March 29, 2020 Guy Carson



The global economy has come to a sudden and quick halt. We haven’t seen anything like this in our lifetime. The most dramatic signal of this slowdown so far was the spike in initial jobless claims in the US last week. Over 3.2 million people filed, the previous record high had been 695,000 back in August 1982. Previous recessions are dwarfed by this spike. In fact the peak during the Great Recession was only 655,000.

The shutdown in the economy has come in stages. Firstly, air travel was restricted and airlines got into financial difficulties. Travel agencies closed their doors and tourism fell to zero. Now with broad based lockdowns, restaurants, bars, cafes and retail stores are being forced to close their doors. With revenue going to zero they have to cut costs. These types of businesses have two costs, staff and rent. They have started by cutting staff and eventually will stop paying rent. This puts landlords in a difficult position. Most property assets are geared and if they don’t receive rent, they can’t pay the bank. Hence banks get in trouble. This example illustrates the 2nd and 3rd effects of the slowdown which people are yet to factor in. This is on top of the slowdown in consumption which as a broad sector makes up over 60% of the US economy.

Governments are terrified of the economic fallout. This fallout is going to be large. Morgan Stanley estimates that 2nd Quarter GDP will fall at an annualised rate of over 30%. Goldman Sachs is predicting the recession will be deeper than 2008. Central Banks can’t save us this time, interest rates are already at zero and Quantitative Easing programs have begun. Governments have had to step up and increase their already high debt loads via fiscal stimulus packages.

Unfortunately, despite the stimulus measures, people are unlikely to get out and spend because stores are closed. In addition, people are worried about their jobs and consumer confidence is plunging. In addition to the initial jobless claims last week, some economists have estimated that around 20% of the work force has been stood down for an undetermined period of time.

The reality is that normality is a long way away and that shutdowns and / or limitations to economic and business activity will be in place until a vaccine is ready. This is likely 12-18 months away.

The other reason governments have to be nervous is that we are at the end of a 40 year debt supercycle. This supercycle is similar to what happened in the 1930s and led to the great depression.

There are a lot of economic similarities between now and back then. The 2008/09 recession could have been very similar to the great depression and a lot of the causes were the same (loose credit was used to speculate on assets). The difference though was the Federal Reserve, which in 2008 was chaired by Ben Bernanke who had written a book entitled “Essays on the Great Depression”. They cut interest rates to zero and undertook multiple programs of Quantitative Easing. This effectively stopped the debt supercycle from bursting.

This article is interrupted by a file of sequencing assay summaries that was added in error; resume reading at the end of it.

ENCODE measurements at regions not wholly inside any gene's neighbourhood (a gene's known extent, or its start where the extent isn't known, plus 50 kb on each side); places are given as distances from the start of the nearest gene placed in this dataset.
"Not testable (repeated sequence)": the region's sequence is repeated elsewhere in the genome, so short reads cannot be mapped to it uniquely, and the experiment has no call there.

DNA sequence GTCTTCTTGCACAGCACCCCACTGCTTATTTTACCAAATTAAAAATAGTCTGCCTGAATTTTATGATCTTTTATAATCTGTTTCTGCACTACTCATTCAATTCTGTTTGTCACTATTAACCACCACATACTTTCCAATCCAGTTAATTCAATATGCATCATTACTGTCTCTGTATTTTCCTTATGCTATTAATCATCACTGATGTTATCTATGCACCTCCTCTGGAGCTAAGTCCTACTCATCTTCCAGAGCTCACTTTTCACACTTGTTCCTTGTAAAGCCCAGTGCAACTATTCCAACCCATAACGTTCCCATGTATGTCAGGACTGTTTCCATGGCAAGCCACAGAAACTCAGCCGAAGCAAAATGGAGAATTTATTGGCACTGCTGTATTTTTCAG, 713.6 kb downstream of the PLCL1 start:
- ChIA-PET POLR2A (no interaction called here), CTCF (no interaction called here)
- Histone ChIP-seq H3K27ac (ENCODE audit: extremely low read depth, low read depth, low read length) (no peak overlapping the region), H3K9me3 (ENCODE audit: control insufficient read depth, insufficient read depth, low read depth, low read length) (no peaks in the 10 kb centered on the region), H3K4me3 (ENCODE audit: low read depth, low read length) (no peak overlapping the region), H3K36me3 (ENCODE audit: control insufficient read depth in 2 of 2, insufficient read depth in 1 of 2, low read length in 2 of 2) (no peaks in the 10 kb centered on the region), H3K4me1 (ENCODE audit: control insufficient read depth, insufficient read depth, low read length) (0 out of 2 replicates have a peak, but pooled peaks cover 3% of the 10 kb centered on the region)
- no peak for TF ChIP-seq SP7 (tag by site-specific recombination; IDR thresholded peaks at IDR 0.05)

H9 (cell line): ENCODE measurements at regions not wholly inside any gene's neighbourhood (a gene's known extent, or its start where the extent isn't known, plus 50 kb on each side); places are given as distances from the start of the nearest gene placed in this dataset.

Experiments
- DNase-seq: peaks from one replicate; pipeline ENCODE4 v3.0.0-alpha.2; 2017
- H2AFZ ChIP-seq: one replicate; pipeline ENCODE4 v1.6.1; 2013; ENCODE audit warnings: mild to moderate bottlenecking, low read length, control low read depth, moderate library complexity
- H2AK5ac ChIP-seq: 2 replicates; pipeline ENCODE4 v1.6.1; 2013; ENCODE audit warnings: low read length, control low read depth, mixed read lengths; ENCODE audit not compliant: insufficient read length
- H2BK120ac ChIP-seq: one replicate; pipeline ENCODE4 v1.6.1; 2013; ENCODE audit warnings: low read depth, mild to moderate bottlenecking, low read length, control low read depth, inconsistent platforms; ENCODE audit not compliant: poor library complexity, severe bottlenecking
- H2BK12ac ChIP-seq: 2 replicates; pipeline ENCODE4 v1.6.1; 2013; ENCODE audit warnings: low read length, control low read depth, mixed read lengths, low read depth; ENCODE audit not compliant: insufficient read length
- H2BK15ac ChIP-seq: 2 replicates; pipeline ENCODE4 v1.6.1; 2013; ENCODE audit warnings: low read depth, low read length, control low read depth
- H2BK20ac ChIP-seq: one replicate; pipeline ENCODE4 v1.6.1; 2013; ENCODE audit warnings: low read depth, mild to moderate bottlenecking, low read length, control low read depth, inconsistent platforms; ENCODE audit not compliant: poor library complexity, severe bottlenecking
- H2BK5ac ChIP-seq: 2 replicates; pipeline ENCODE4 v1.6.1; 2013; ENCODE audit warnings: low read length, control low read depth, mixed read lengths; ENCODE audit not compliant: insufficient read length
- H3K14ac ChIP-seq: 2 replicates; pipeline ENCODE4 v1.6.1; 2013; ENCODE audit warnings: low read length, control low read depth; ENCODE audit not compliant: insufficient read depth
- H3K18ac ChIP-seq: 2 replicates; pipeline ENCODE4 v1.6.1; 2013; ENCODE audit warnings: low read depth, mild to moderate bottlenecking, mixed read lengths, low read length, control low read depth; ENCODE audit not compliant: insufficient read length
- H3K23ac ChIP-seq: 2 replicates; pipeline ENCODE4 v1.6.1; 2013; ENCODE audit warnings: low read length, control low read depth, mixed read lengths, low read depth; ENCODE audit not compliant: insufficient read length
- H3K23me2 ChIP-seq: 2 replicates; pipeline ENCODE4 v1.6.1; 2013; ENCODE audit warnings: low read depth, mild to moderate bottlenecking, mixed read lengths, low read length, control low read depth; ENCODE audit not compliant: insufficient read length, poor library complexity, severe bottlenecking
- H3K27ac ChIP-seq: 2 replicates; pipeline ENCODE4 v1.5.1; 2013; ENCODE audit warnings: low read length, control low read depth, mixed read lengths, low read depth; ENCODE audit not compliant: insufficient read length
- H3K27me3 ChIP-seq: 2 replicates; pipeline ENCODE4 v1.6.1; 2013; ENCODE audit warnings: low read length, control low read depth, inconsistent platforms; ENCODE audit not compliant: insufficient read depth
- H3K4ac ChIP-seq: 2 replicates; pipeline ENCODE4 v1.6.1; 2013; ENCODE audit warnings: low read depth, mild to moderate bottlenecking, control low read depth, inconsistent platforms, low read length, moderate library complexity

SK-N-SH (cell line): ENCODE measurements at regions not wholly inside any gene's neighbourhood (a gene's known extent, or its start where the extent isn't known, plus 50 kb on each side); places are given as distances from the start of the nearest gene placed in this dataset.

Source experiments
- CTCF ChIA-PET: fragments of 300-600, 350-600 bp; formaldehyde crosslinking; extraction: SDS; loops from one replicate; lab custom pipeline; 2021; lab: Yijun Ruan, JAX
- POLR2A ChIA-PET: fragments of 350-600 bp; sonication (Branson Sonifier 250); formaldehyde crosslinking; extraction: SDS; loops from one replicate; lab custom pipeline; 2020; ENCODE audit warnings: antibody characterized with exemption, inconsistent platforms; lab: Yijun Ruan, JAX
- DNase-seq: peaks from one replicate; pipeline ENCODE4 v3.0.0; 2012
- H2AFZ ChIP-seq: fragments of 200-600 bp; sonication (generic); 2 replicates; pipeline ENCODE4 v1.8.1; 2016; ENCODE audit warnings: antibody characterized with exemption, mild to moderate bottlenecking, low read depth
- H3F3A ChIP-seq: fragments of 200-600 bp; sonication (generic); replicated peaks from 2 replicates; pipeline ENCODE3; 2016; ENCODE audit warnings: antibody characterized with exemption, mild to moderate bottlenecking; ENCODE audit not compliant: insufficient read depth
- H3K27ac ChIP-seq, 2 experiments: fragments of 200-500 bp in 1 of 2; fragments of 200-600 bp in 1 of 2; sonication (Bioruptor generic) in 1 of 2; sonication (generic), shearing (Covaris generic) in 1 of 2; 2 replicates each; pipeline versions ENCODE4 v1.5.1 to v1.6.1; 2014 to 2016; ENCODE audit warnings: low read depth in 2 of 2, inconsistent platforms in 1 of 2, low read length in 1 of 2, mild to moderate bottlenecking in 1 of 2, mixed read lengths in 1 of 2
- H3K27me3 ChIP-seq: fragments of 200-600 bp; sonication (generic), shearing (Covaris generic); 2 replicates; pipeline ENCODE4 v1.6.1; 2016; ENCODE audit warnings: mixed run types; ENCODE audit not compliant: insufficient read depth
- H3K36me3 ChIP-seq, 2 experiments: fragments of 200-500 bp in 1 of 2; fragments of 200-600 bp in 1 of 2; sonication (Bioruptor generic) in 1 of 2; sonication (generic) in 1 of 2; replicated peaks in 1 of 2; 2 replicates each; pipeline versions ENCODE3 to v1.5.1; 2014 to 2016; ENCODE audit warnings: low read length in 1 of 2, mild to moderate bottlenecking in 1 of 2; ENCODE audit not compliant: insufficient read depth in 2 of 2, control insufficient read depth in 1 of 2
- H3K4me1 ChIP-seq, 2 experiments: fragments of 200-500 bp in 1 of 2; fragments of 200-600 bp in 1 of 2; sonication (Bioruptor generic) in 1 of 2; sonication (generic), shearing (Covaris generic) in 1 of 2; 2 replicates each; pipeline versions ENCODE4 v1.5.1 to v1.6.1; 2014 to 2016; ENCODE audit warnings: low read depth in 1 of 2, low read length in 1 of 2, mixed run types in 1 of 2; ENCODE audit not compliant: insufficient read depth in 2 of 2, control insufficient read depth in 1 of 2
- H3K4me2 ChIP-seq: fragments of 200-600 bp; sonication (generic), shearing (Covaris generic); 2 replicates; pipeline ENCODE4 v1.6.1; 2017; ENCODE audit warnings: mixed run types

The can was kicked down the road. Debt levels in the economy remain at record levels and whilst debt does not cause problems on its own it makes us vulnerable to an external shock. There has never been as big an external shock as we are experiencing right now. A highly levered economy can not withstand it.

Economist Hyman Minsky came up with the Financial Instability Hypothesis back in 1974 although it was largely ignored until 2008. He essentially stated that stability breeds instability. When the economy is stable and growing, debt is easy to acquire and people use that to speculate. Yet “all stable economies sow the seeds of their own destruction.” This is because stability induces that speculation, makes people confident and leads to risk-taking behaviour. Ultimately this creates financial instability that eventually causes panic and crisis: all you need is a catalyst. This is what central banks and governments are trying to avoid.

The other key similarity between now and the 1930s is the distribution of wealth and the rise in inequality. The top 0.1% own as much as the bottom 90%. The last time this was the case was the 1930s.Back then a president called Franklin Delano Roosevelt came in and enacted the new deal which started to redistribute wealth. If we look at the current political climate, we may see things shifting. People in the bottom part of the wealth curve are the most likely to lose their jobs at present and based on the chart above they already have a reason to be angry. This could lead to significant political and economic upheaval, the likes of which we haven’t seen since the 1930s.

In an economic downturn, people will come after your wealth, whether it’s via lawsuits, taxes or other means. It’s during these times that asset protection becomes more important than ever.

We hope that you and your family stay safe during these difficult times. We also would encourage you to review your assets and your investments. Southpac will be here to assist you with all your asset protection needs. Staff in our Cook Islands, Nevis and New Zealand offices are maintaining their normal hours and working remotely where necessary. If there is anything you need or wish discuss, please call us on 1-800-361-5120 or contact your client services manager, either directly or via

Guy Carson

Guy Carson is Southpac's Investment Specialist. Guy manages Southpac’s external relationships with investment advisors and banking specialists in client relevant jurisdictions around the world. In addition he works with clients to find the most appropriate solutions for their circumstances.
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